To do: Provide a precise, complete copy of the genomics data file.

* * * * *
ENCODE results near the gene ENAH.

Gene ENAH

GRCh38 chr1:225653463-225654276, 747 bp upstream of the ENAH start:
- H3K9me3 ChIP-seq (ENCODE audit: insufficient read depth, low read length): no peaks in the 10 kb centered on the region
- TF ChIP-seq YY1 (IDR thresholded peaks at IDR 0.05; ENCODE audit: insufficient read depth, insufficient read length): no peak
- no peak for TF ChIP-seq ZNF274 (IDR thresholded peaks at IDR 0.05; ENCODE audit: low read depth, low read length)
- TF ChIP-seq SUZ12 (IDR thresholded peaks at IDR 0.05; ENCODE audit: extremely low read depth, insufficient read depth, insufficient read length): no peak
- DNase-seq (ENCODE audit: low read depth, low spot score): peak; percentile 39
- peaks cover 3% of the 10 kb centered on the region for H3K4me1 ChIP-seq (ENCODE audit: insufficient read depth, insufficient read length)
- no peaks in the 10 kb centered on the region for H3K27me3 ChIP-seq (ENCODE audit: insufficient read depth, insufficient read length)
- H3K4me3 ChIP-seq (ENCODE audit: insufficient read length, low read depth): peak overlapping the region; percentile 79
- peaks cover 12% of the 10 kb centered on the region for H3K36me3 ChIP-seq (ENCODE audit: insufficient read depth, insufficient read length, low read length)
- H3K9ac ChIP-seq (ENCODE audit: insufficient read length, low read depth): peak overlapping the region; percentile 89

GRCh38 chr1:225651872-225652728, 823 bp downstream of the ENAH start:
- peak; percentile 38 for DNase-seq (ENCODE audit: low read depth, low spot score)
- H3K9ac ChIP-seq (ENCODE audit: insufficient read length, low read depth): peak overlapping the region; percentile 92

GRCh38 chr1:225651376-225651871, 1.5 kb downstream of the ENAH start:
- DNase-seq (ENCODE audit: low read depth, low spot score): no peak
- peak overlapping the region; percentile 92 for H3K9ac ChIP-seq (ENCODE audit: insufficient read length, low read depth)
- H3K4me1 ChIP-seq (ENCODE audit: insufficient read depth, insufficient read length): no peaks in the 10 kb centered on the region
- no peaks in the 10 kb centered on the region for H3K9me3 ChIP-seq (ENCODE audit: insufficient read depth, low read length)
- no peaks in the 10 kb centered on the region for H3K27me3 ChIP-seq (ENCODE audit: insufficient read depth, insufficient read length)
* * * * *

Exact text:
ENCODE results near the gene ENAH.

Gene ENAH

GRCh38 chr1:225653463-225654276, 747 bp upstream of the ENAH start:
- H3K9me3 ChIP-seq (ENCODE audit: insufficient read depth, low read length): no peaks in the 10 kb centered on the region
- TF ChIP-seq YY1 (IDR thresholded peaks at IDR 0.05; ENCODE audit: insufficient read depth, insufficient read length): no peak
- no peak for TF ChIP-seq ZNF274 (IDR thresholded peaks at IDR 0.05; ENCODE audit: low read depth, low read length)
- TF ChIP-seq SUZ12 (IDR thresholded peaks at IDR 0.05; ENCODE audit: extremely low read depth, insufficient read depth, insufficient read length): no peak
- DNase-seq (ENCODE audit: low read depth, low spot score): peak; percentile 39
- peaks cover 3% of the 10 kb centered on the region for H3K4me1 ChIP-seq (ENCODE audit: insufficient read depth, insufficient read length)
- no peaks in the 10 kb centered on the region for H3K27me3 ChIP-seq (ENCODE audit: insufficient read depth, insufficient read length)
- H3K4me3 ChIP-seq (ENCODE audit: insufficient read length, low read depth): peak overlapping the region; percentile 79
- peaks cover 12% of the 10 kb centered on the region for H3K36me3 ChIP-seq (ENCODE audit: insufficient read depth, insufficient read length, low read length)
- H3K9ac ChIP-seq (ENCODE audit: insufficient read length, low read depth): peak overlapping the region; percentile 89

GRCh38 chr1:225651872-225652728, 823 bp downstream of the ENAH start:
- peak; percentile 38 for DNase-seq (ENCODE audit: low read depth, low spot score)
- H3K9ac ChIP-seq (ENCODE audit: insufficient read length, low read depth): peak overlapping the region; percentile 92

GRCh38 chr1:225651376-225651871, 1.5 kb downstream of the ENAH start:
- DNase-seq (ENCODE audit: low read depth, low spot score): no peak
- peak overlapping the region; percentile 92 for H3K9ac ChIP-seq (ENCODE audit: insufficient read length, low read depth)
- H3K4me1 ChIP-seq (ENCODE audit: insufficient read depth, insufficient read length): no peaks in the 10 kb centered on the region
- no peaks in the 10 kb centered on the region for H3K9me3 ChIP-seq (ENCODE audit: insufficient read depth, low read length)
- no peaks in the 10 kb centered on the region for H3K27me3 ChIP-seq (ENCODE audit: insufficient read depth, insufficient read length)